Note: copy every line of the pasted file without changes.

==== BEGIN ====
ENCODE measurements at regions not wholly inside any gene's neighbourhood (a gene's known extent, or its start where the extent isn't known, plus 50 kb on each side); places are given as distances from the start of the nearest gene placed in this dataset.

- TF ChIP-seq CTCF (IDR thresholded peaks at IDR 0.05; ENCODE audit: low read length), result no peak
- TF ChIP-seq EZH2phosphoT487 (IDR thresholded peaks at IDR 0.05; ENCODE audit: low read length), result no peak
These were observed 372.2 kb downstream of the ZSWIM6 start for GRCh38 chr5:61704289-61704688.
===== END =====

ENCODE measurements at regions not wholly inside any gene's neighbourhood (a gene's known extent, or its start where the extent isn't known, plus 50 kb on each side); places are given as distances from the start of the nearest gene placed in this dataset.

- TF ChIP-seq CTCF (IDR thresholded peaks at IDR 0.05; ENCODE audit: low read length), result no peak
- TF ChIP-seq EZH2phosphoT487 (IDR thresholded peaks at IDR 0.05; ENCODE audit: low read length), result no peak
These were observed 372.2 kb downstream of the ZSWIM6 start for GRCh38 chr5:61704289-61704688.